November is a time of brightly colored leaves, starchy Thanksgiving side dishes, and saying so long to your partner. Yep, that’s right. The month marks the beginning of breakup season, nicknamed the “turkey dump.” That’s because the split usually happens around T-day, as you realize you don’t want your partner to meet your family (or vice versa). It could also be the result of holiday-induced stress.
No matter the reason, the season is upon us, and if you do find yourself on the receiving end of a turkey dump, there are things you can do to dust yourself off and enjoy the holidays solo. We asked Elizabeth Lombardo, PhD, author of Better Than Perfect: 7 Strategies to Crush Your Inner Critic and Create a Life You Love ($16; amazon.com), for her best turkey dump survival tips.
Ask yourself what will bring you joy
The holidays are billed as the most magical time of the year, but if you’re going through a breakup, you may not be feeling much magic. Instead of dwelling on what happened, ask yourself what you could do to put the sparkle back in the season. It won’t necessarily be what everyone else is doing or what you usually do, Lombardo says. For example, watching holiday movies and baking cookies might make you want to gag, but getting a mani-pedi and going for coffee with your best friend could be exactly what you need. Basically, your happiness doesn’t have to come from holiday activities.
Be prepared for questions from your family
You know it’s going to happen: grandma is going to ask, ‘Are you sure it’s over? He was such a nice guy.’ And though it’s the last thing you want to talk about, you’ll have to find a way not to be rude—even if it feels like they’re being insensitive by bringing it up. “They’re not trying to add salt to the wound,” Lombardo says. “They only want to show that they care about you.”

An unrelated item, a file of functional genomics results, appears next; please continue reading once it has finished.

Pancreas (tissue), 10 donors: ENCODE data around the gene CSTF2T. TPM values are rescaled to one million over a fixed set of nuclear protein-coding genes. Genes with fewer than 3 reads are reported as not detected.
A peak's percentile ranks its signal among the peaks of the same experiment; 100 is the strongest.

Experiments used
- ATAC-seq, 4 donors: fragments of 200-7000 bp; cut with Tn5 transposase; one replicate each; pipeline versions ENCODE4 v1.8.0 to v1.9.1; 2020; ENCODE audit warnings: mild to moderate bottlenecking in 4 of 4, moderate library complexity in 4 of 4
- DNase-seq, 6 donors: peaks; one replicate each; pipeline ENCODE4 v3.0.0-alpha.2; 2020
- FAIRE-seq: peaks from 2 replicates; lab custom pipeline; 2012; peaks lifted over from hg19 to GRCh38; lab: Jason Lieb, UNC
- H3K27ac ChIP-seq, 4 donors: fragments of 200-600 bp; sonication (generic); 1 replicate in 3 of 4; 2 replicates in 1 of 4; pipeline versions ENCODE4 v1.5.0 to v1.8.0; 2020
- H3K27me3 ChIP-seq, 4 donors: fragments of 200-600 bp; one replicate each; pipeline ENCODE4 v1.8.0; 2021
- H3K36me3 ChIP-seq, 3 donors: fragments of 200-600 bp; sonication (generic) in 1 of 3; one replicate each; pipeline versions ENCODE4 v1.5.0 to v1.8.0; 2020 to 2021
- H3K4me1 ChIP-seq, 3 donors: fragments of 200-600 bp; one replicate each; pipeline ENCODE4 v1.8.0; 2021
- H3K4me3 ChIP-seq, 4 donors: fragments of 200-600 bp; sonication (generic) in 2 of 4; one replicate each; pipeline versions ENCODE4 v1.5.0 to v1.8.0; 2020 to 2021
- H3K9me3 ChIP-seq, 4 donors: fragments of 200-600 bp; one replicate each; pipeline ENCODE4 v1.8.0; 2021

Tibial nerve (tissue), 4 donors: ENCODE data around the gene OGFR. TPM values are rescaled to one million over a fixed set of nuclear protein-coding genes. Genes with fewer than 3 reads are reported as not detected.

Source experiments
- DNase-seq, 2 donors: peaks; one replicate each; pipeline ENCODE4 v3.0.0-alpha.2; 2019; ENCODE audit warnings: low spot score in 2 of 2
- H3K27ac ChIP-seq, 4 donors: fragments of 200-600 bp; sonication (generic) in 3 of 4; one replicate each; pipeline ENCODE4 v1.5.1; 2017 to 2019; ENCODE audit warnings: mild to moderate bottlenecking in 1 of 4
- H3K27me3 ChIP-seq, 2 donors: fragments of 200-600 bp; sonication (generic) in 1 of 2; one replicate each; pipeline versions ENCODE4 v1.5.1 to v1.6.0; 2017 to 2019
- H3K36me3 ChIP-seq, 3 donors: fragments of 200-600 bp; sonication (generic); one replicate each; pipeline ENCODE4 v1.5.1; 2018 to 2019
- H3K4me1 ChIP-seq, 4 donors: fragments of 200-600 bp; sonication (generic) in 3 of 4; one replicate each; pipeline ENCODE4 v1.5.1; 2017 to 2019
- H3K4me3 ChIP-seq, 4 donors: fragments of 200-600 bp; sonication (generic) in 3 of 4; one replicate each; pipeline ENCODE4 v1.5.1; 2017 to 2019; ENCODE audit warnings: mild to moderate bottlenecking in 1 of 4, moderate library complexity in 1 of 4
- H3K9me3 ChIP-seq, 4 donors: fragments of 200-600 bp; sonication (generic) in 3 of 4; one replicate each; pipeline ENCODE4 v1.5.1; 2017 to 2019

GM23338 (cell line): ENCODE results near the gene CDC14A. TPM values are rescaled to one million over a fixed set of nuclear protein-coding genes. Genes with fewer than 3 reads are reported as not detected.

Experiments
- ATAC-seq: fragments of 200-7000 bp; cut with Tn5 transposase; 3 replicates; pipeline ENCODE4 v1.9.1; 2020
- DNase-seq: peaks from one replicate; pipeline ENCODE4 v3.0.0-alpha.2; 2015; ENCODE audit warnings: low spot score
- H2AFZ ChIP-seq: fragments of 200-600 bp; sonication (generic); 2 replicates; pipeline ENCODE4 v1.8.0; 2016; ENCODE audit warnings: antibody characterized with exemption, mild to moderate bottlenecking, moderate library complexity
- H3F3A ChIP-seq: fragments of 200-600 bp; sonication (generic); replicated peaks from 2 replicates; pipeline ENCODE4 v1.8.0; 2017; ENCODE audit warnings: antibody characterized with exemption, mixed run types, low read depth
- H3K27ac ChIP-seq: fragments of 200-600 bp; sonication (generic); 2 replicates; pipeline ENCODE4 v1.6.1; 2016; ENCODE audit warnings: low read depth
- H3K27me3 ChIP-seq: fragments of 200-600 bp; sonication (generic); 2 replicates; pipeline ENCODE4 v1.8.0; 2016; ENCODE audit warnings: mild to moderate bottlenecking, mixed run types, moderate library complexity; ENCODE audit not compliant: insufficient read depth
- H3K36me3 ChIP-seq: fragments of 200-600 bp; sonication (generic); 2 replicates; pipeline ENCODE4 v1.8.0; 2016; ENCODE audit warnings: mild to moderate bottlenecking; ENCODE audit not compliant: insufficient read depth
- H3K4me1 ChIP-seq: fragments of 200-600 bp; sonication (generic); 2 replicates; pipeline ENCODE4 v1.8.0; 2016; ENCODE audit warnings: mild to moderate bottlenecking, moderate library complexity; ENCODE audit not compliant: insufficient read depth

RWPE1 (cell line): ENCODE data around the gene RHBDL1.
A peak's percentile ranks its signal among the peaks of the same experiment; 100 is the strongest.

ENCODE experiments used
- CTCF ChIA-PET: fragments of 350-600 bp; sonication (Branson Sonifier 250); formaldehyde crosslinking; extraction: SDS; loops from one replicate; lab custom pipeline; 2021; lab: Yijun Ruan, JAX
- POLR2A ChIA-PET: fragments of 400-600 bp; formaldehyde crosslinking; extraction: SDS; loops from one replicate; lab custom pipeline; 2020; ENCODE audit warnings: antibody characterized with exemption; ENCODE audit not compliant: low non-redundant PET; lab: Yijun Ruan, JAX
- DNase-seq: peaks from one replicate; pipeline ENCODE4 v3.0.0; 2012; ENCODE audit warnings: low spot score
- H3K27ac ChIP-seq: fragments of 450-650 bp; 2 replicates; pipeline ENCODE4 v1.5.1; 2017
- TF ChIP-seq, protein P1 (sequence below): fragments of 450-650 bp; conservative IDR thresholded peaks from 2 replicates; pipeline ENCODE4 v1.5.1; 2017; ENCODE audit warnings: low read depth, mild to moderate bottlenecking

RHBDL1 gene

Having an answer prepared for when the questions come can be a lifesaver. Make it something short and sweet like, ‘We just weren’t getting along, and we decided it was time to move on.’ If that doesn’t work, deflect by saying, ‘I don’t really want to talk about this right now, but what I really want to do is enjoy our time together,’ Lombardo suggests. People love to talk about themselves, so ask grandma about her book club instead. Refocusing the conversation is a great way to turn things around.
Return the gift you bought for your ex ASAP
So you already gift-wrapped that wallet you know he really wanted. Now what? Keep it for yourself? Gift it to someone else? Wrong. Return that thing immediately. It might sound like tough love, but you need to rip the Band-Aid and get little reminders like that out of your life. “The reason we have so much stress in our lives is because we’re upset about the way that things are,” Lombardo says. Meaning we can hold onto things that make us feel down and sad…or choose to let it go and move on.
It’s easy to fall into the black hole of ‘I’m never going to find anyone ever again’ thoughts. But nothing productive comes out of catastrophizing, Lombardo says. Thoughts like that are a product of emotion, not logic. When you find yourself spiraling into a hole of irrational self-doubts, take a step back and do something productive, like catching up with an old friend who’s back in town for the holiday or writing down your thoughts in a journal.
Try not to drown your sorrows in junk food and wine
We know how it goes…one, two, three glasses of vino down and, uh oh, you’re drunk dialing your ex. Sure it’s tempting to say yes every time your wineaholic aunt asks if you want a refill, but you don’t want to go there. The only thing worse than waking up with a hangover is waking up with the embarrassment of not knowing what you said on a drunken voicemail.
You also don’t want to turn to food as a form of therapy, Lombardo says. Of course, it’s totally fine to indulge during the holidays. While piling on the pie might make you feel better in the short-term, eventually, all of the extra sugar will only leave you feeling lazy and mess with your emotions. Turn to healthier mood boosters like exercise for a long-term solution.
Spend time with people who really do love you
Use the holidays as an excuse to hang out with the loved ones you didn’t see as much before the turkey dump. Dating someone is time consuming, and now you can dedicate more energy to some long-overdue bonding with your parents or siblings, Lombardo says. There’s also no need to stress about divvying up holiday time with another extended family now. As you realized when you spent Thanksgiving at his house last year, there’s nothing quite like the comfort of being with your own people and embracing family traditions.
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